This comedy drama follows the travails of a suburban Aussie family, and in particular the struggles of teenager Thomas (Rhys Wakefield), who is largely responsible for the care of his autistic brother, Charlie (Luke Ford).
Thomas Mollison is a teenager trying to fit into a new school in western suburban Sydney in the early 1990s. Up until now, his family has been his life.
Dad’s in the army, and they’ve moved around a lot. And with his middle-aged mum pregnant, Thomas has to take more responsibility for Charlie, his autistic brother.
Problem is, when Tom falls for high school girl Jackie, he suddenly finds all of this an impossible burden. Particularly Charlie, whose infantile, sometimes genitally fixated antics are beyond embarrassing.
Writer-director Elissa Down’s The Black Balloon works as a gentle character study. The performances are strong, with Rhys Wakefield anchoring the movie as the confused and awkward Thomas.
Luke Ford convinces in the difficult role of an autistic and, after some early faltering moments, supermodel Gemma Ward finds her stride as equal parts beautiful woman and gawky girl. Toni Collette and Erik Thomson do well as the fiercely protective, but exasperated parents.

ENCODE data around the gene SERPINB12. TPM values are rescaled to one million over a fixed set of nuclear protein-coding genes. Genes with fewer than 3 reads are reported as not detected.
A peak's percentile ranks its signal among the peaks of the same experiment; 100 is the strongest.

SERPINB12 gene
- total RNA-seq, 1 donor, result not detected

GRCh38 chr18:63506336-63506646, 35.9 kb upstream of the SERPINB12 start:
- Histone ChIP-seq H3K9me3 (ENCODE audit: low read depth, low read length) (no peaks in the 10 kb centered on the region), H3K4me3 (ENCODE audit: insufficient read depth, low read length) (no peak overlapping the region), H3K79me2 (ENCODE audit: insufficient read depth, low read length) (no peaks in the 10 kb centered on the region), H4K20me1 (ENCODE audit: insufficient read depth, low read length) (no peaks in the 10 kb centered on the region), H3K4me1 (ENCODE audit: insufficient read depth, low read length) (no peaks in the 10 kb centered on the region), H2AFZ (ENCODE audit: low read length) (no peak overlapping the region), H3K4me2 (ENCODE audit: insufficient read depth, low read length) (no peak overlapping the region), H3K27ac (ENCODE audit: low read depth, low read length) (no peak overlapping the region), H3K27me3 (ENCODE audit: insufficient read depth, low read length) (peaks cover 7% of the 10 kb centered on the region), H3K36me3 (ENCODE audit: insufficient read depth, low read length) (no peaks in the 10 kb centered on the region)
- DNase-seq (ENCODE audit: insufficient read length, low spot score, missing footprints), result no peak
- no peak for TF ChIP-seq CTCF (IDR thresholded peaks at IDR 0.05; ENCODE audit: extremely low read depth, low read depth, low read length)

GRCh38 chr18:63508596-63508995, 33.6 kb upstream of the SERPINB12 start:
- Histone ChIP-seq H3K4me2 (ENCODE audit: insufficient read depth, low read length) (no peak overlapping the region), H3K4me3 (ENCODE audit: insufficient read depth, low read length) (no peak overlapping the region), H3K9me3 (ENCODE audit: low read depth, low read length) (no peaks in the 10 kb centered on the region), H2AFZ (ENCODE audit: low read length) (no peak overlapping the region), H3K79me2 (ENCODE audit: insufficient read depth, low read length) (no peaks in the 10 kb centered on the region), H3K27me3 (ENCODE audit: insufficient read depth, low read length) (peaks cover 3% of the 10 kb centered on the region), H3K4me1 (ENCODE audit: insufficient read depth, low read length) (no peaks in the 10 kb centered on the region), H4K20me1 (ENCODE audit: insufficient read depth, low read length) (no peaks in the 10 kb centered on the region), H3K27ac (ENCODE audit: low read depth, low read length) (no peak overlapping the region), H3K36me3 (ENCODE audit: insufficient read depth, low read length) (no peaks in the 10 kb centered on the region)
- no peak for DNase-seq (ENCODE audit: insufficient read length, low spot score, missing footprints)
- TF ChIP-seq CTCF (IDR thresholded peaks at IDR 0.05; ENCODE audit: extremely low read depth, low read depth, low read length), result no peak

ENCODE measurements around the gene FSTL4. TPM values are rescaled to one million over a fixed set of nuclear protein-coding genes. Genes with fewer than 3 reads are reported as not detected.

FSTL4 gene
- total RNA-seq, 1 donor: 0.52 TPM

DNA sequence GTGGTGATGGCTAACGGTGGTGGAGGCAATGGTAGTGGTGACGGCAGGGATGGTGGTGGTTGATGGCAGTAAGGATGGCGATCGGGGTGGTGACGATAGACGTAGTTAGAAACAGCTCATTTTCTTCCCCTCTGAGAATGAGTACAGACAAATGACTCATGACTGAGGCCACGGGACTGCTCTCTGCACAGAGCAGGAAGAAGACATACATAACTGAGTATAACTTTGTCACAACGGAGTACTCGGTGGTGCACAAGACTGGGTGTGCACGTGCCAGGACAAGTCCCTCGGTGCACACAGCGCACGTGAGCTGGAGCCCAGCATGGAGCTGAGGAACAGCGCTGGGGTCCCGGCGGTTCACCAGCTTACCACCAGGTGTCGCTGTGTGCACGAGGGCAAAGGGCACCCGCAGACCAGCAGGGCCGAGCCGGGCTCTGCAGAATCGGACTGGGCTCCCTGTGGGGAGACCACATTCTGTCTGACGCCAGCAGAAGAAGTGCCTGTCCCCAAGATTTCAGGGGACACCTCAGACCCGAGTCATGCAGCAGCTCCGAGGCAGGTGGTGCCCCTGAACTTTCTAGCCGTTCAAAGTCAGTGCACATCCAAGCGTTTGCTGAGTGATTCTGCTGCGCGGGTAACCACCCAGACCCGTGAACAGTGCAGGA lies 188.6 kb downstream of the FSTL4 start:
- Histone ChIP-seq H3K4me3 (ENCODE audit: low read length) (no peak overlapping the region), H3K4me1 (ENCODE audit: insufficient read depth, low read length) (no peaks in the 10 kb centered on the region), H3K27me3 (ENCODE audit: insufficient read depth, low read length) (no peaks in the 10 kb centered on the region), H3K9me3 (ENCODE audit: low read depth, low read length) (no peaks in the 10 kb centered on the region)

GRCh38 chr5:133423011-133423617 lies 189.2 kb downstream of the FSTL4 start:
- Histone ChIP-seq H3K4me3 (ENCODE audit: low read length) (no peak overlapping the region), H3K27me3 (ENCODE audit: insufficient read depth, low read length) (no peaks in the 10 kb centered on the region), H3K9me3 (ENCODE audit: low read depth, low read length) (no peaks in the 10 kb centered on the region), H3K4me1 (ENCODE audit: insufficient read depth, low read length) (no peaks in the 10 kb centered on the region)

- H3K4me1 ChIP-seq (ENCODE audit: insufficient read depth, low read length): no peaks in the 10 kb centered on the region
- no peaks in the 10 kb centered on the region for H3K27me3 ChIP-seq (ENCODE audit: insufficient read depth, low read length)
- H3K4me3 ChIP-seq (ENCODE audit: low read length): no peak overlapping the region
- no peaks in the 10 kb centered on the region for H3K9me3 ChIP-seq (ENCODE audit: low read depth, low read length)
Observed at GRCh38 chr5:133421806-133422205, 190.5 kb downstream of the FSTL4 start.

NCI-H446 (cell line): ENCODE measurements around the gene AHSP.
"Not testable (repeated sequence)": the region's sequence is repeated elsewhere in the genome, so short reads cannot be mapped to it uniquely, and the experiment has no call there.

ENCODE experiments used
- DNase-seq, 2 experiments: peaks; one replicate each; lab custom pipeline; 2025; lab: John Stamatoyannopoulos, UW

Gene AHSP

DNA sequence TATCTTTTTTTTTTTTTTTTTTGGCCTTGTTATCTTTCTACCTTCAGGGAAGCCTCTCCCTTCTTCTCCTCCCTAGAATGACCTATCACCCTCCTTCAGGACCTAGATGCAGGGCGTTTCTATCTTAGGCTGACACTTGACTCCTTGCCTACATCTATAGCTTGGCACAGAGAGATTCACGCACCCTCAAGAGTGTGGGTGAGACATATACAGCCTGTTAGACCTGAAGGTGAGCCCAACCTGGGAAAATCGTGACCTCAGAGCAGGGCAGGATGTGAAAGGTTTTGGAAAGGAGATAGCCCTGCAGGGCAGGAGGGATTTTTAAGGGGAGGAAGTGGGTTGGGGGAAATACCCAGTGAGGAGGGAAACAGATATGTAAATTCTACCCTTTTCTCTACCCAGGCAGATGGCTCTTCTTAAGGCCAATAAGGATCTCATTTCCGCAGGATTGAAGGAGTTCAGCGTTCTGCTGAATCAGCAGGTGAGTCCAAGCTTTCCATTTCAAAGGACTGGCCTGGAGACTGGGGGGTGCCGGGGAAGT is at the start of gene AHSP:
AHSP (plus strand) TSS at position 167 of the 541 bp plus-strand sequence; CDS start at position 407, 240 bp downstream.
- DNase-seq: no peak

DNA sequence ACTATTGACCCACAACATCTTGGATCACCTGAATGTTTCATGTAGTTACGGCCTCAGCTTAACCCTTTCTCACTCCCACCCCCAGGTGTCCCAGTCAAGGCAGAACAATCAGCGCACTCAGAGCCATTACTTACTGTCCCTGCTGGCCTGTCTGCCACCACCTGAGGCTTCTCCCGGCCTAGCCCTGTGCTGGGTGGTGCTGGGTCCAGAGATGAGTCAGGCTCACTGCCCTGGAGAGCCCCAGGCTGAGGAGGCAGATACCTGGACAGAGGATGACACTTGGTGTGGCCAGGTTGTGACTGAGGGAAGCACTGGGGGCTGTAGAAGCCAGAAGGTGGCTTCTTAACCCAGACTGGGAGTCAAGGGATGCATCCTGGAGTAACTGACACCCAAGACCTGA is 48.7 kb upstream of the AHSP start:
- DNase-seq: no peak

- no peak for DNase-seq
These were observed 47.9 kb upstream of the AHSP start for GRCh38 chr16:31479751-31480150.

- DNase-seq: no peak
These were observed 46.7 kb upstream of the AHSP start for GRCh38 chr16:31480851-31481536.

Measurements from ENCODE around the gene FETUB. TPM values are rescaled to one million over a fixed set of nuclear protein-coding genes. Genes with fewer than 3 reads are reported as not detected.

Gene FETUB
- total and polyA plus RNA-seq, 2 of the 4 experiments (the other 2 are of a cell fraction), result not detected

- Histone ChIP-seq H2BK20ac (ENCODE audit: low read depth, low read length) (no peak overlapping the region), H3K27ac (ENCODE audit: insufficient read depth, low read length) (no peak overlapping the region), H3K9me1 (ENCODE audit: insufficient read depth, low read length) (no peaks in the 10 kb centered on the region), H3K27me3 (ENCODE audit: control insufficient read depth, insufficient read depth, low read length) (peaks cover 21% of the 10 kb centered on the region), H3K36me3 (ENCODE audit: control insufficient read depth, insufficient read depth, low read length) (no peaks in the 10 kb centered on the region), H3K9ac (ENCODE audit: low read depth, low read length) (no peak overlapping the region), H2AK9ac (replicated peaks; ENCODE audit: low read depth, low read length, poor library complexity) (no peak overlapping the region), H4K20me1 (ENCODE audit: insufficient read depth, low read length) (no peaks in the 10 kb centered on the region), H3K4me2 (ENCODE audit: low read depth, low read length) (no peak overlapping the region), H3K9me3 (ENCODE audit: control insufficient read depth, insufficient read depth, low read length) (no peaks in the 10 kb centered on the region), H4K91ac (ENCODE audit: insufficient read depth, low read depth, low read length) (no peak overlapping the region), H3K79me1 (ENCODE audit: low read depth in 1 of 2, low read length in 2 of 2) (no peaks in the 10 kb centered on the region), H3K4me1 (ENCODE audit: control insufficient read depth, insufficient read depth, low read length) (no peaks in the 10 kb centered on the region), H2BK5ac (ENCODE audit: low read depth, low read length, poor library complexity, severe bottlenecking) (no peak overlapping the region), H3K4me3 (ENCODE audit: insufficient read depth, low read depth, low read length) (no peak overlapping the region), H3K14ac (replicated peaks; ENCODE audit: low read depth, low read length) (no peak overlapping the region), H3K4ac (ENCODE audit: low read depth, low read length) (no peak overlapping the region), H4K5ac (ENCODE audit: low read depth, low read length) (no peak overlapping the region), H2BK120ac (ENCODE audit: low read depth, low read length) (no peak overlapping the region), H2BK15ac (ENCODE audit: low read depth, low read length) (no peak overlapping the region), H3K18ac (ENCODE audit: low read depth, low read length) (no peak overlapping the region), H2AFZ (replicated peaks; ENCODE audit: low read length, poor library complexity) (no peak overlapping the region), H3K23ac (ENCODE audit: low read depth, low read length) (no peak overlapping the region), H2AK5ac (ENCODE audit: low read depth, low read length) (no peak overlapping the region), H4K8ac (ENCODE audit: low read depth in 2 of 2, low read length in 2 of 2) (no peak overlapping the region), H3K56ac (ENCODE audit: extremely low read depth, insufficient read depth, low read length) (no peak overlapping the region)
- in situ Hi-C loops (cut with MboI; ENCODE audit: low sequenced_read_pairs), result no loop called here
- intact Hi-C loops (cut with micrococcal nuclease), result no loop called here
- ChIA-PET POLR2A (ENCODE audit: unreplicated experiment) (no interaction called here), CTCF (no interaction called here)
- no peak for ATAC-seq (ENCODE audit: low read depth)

Down has lived her subject – she grew up with two autistic brothers – and the conflicts feel real. She also has a good eye and the film is elegantly shot. But The Black Balloon could’ve done with more story.
This is pretty much just about Tom coming to terms with the fact that Charlie isn’t going to change. Because it’s something we grasp immediately, we wonder why he doesn’t.
There are also disparate elements – Tom’s life-saving course sub-plot leads nowhere and we can only wonder why dad talks to a teddy bear. But when Down hits the right notes, as in the rain-shower scene, the film is truly lovely.
For me, The Black Balloon never reached the heights of the similar Aussie film Clubland, but it is an enjoyable and heartfelt slice of life that rates three stars.